A Survey of War Surgery

L. R. Broster
1941 BMJ (Clinical Research Edition)  
The principles of surgery are continually being enriched by new methods which stand the test of time, but in wartime fresh problems are imposed with such insistence as to demand immediate attention, and often hasty improvisation. It has been delightful to see the enthusiastic reception which has greeted the presentation of our difficulties and the genuine desire to get to work on their solution which has been displayed by the profession both in the United States of America and in Canada. At the
more » ... d in Canada. At the outset it may be said that the surgical principles laid down as a result of the last war have stood the test of time, and have remained *the sheet-anchor of present procedures; but before surgery can be established on a satisfactory basis it is necessary to consider some of the points in its organization. Medical Organization The medical organization for this war has been devised on lines different from those of the last. The policy adopted has been the formation of the Emergency Medical Service for the whole country under the Ministry of Health. Hospitals have been decentralized and re-created as sector hospitals in the countryside, and are responsible for the treatment of sick and wounded, both civil and military, although the existing Service hospitals have carried on as usual. Many of these outlying hospitals have been converted into " special hospitals," such as centres for head injuries, chest injuries, plastic surgery, and orthopaedic surgery. Before the war actually started.the medical profession had been voluntarily conscripted. This work was undertaken by the British Medical As,sociation. Every member was card-indexed and his wishes for service consulted, with the result that the Central Medical War Committee is able to satisfy from this pool any demand by the State in the way of personnel in any direction. The staffs of the voluntary and larger city hospitals have been used in manning the outlying sector hospitals. Apart from the inconveniences and the dislocation caused by the migration of large numbers of town folk to the countryside, the health of the population, in spite of rationing an,d overcrowding in shelters, has remained very good, and we have been free from epidemics. One of the anomalies has been that the health of the children who have remained at home has been better than that of those who have been evacuated. Although such a system has its limitations, as a wartime measure which has now become established it is running fairly smoothly and efficiently. War Wounds Early and free surgical excision still remains the basic, and most satisfactory, procedure in the treatment of all war wounds, and although the open Carrel-Dakin method is occasionally employed, the most important change has been the adoption of the closed-plaster method of Winnett Orr and Trueta and the use of drugs of the sulphonamide group for combating infection. The consensus of surgical opinion is that the combination of excision, closed plaster, and sulphonamides has proved a great advance in the treatment of war wounds. Where this method has been used, as at Dunkirk, the wounded have arrived back in good condition and the woun'ds have been clean. It gives the maximum of com-fort and eliminates many of the difficulties of transport. Morale is high, and there is practically none of that distressing condition of " shell-shock " which was so prevalent among the wounded from the trenches during the last war. There is no doubt that the closed-plaster method is a boon to the patient; it gives comfort and rest, and eliminates the dread of the painful daily dressings of the open method. Its greatest objection is the obnoxious smell. However, it requires constant supervision, for on the appearance of a raised pulse or temperature, pain, sleeplessness, loss of appetite, oedema, or coldness of the toes, the plaster should be removed. Where this close observation has not been possible some cases have arrived with spreading infection, sometimes anaerobic, and gangrene beneath the plaster. Under such conditions some surgeons prefer to transport lheir patients with a peeping window ctut in the plaster over the wound, or, if the distances are short, to dispense with it altogether-as in such cases as fractures of the lower limb, in which the Thomas splint with traction has again proved its value. With regard to sulphonamides, these can be employed in two ways-prophylactically, or locally into the wounds: by mouth, starting with 2 grammes followed by 1 gramme fourhourly up to a total of 20 grammes, or by direct insufflation into the wound in doses varying from 5 to 20 grammes.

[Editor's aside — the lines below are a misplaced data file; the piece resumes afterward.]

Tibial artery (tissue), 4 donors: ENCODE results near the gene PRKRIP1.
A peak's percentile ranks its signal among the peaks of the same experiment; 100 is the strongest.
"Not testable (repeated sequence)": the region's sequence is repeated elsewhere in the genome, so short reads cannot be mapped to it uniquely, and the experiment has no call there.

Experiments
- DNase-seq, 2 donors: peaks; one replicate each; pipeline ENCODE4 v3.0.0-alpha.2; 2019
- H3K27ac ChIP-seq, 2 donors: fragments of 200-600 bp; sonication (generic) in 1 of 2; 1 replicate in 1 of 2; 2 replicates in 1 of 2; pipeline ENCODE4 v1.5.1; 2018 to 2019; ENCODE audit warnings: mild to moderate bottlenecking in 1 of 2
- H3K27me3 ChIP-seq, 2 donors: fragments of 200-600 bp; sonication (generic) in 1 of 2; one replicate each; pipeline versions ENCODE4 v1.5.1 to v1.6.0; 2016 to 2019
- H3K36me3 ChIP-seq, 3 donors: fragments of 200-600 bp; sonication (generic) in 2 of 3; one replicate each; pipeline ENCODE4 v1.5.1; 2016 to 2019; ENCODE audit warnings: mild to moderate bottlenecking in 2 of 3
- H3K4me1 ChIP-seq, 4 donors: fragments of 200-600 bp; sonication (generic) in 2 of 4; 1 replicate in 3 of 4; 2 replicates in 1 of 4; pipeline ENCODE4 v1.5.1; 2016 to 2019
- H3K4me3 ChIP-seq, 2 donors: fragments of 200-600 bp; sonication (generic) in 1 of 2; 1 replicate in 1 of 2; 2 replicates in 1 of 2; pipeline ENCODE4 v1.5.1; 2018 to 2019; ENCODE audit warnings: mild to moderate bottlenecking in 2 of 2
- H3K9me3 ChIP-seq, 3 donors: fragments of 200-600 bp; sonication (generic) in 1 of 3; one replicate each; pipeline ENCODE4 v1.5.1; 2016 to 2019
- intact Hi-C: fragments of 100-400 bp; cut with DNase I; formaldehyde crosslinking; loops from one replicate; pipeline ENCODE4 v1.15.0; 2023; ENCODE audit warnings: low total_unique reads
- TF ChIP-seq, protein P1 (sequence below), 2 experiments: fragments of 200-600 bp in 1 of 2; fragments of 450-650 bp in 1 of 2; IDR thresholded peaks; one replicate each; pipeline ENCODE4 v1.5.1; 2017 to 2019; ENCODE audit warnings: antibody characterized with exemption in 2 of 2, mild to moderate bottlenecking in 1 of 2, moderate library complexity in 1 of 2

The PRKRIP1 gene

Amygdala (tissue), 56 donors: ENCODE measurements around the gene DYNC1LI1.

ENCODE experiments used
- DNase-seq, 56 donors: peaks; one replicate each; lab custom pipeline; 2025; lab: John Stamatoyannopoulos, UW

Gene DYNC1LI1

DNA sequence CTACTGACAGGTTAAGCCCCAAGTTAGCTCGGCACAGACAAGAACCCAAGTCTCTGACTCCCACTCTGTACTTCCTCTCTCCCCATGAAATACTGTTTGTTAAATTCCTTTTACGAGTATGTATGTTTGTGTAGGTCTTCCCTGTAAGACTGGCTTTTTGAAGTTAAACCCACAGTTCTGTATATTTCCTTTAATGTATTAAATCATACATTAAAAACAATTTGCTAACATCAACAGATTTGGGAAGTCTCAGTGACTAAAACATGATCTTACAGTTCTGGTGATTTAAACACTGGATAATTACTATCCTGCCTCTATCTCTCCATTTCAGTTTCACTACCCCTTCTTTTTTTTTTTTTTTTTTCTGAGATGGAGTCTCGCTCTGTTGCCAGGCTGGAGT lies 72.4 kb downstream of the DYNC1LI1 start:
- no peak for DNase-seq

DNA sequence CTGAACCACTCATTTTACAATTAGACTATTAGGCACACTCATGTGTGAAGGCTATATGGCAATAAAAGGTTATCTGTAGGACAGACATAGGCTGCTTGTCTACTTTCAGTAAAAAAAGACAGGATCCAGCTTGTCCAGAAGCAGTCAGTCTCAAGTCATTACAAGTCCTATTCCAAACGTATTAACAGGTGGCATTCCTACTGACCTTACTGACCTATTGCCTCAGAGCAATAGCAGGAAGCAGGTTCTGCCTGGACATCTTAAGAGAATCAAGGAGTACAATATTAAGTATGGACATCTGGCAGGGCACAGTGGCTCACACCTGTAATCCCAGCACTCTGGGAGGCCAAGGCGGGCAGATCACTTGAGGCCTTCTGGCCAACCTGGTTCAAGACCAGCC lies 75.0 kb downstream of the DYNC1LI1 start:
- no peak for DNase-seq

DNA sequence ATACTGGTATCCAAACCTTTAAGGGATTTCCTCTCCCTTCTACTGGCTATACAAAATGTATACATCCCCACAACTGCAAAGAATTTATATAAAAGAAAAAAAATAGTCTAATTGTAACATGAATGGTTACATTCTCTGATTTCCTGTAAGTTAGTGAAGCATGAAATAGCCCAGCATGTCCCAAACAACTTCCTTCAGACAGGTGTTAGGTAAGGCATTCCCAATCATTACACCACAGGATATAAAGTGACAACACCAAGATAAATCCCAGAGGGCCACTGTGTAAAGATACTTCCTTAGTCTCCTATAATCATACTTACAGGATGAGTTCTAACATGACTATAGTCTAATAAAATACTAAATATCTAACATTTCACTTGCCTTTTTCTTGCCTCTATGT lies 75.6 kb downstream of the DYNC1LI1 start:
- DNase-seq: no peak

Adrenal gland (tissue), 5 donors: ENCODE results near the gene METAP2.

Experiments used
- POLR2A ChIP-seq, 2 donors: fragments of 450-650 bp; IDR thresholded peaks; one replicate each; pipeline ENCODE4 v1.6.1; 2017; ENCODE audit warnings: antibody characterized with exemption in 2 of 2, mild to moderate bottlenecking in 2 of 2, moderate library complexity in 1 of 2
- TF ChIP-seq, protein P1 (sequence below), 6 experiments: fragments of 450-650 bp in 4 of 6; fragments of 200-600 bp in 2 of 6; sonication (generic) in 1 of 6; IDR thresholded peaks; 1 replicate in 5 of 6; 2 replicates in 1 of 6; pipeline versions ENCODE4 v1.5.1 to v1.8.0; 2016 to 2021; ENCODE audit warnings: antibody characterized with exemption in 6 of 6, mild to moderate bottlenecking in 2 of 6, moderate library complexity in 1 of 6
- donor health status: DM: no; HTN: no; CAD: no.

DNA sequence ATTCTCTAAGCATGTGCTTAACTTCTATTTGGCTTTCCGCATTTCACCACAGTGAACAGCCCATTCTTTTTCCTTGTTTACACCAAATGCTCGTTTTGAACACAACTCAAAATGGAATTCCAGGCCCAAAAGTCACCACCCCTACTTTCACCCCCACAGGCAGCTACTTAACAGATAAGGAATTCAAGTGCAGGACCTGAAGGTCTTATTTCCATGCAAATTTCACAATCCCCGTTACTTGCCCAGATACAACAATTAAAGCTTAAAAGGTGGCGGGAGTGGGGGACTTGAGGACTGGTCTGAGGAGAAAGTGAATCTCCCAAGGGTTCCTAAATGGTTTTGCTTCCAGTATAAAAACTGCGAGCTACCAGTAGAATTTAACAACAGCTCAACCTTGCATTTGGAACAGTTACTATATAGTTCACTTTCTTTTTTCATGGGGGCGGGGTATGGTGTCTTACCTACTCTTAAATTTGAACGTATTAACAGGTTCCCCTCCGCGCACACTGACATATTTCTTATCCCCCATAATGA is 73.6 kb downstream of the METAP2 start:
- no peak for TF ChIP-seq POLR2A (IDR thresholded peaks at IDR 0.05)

doi:10.1136/bmj.2.4207.273 fatcat:fsjle36ytnbtjouzapctin362e